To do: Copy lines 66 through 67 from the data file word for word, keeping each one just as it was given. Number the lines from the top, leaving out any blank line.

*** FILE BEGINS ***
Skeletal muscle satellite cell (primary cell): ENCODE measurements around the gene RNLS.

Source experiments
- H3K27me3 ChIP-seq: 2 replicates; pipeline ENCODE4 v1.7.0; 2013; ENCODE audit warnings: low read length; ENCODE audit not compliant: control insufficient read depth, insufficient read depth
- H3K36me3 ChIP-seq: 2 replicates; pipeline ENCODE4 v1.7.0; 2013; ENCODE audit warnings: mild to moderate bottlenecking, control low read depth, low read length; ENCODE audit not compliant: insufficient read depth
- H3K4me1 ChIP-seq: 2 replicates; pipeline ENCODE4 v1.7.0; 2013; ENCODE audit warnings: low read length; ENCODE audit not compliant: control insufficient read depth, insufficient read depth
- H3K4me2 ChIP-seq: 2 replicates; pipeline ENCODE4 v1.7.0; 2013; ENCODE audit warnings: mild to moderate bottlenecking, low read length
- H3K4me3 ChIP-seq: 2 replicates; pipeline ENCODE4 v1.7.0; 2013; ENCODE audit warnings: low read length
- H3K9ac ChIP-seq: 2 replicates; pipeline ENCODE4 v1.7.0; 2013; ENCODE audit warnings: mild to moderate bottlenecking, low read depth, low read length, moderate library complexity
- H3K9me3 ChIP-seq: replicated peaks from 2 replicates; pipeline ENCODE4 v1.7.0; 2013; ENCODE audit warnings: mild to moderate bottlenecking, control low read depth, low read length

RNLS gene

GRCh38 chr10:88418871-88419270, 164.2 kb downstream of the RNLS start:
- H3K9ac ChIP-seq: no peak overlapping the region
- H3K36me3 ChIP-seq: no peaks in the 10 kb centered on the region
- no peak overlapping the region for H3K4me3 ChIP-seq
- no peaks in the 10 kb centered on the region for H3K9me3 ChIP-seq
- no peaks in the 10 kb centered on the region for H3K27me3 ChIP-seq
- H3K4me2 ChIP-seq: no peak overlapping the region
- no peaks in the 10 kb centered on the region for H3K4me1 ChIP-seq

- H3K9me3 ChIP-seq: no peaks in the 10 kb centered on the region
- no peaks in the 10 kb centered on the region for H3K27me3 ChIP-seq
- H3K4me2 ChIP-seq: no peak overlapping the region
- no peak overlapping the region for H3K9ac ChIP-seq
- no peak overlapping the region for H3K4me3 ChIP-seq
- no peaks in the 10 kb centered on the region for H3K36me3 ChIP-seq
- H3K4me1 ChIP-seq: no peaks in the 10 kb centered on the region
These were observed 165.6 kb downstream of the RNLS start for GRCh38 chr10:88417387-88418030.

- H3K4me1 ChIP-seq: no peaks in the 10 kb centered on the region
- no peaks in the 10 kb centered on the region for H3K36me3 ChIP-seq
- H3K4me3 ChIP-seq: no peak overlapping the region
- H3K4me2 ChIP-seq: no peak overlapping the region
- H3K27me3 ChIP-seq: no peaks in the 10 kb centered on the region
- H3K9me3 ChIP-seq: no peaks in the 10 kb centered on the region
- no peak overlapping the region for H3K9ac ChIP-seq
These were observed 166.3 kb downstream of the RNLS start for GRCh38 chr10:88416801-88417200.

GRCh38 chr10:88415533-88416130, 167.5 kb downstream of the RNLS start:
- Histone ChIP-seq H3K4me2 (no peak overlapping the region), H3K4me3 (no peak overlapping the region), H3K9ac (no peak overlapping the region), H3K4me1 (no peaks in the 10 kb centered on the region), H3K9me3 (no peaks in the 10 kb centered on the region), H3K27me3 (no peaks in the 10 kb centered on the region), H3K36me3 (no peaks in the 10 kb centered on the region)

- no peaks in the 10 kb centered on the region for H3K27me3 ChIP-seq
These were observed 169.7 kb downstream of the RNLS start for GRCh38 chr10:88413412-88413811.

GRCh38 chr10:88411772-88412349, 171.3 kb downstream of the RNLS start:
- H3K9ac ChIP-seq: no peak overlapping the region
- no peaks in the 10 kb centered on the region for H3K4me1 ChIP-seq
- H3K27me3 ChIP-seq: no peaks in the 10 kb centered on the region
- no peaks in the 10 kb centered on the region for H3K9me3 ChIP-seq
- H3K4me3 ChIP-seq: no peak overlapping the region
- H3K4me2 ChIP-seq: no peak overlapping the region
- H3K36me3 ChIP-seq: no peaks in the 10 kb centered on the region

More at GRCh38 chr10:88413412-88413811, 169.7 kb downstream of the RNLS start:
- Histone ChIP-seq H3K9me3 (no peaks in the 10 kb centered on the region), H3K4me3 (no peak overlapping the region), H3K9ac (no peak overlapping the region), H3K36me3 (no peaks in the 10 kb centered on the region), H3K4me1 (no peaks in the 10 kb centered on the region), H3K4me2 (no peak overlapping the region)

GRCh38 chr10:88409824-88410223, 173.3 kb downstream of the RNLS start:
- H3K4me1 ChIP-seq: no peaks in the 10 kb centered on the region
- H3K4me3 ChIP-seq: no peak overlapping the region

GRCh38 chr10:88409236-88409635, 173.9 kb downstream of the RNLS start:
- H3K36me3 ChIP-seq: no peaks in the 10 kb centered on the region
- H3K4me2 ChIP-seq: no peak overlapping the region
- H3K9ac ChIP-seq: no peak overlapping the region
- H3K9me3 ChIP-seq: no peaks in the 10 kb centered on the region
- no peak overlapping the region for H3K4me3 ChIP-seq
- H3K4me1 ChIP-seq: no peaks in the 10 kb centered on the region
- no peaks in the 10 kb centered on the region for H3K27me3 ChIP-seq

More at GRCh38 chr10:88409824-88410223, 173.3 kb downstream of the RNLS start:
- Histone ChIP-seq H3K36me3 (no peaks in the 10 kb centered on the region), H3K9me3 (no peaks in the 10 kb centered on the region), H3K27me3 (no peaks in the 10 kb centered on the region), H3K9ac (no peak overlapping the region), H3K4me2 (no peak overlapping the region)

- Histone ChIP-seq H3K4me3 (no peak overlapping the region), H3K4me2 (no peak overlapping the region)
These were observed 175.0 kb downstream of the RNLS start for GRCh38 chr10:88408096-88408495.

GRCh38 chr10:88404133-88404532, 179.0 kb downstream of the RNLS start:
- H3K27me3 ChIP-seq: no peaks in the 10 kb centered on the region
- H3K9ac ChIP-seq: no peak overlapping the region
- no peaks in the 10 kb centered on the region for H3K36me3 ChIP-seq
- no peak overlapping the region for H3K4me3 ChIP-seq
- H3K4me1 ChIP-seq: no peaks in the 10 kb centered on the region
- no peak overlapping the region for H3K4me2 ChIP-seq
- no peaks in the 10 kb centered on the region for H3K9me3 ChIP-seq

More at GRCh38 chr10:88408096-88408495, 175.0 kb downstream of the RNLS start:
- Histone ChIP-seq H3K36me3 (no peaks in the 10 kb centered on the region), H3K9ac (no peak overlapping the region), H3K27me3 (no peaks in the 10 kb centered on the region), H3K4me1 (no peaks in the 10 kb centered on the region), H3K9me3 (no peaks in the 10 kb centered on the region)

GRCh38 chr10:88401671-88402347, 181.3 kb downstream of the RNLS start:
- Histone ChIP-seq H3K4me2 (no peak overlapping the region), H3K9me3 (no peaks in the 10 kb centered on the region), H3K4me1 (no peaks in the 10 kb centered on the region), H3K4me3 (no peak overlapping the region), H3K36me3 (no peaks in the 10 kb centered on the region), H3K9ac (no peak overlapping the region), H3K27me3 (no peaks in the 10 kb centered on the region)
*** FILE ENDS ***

- H3K9ac ChIP-seq: no peak overlapping the region
- no peaks in the 10 kb centered on the region for H3K36me3 ChIP-seq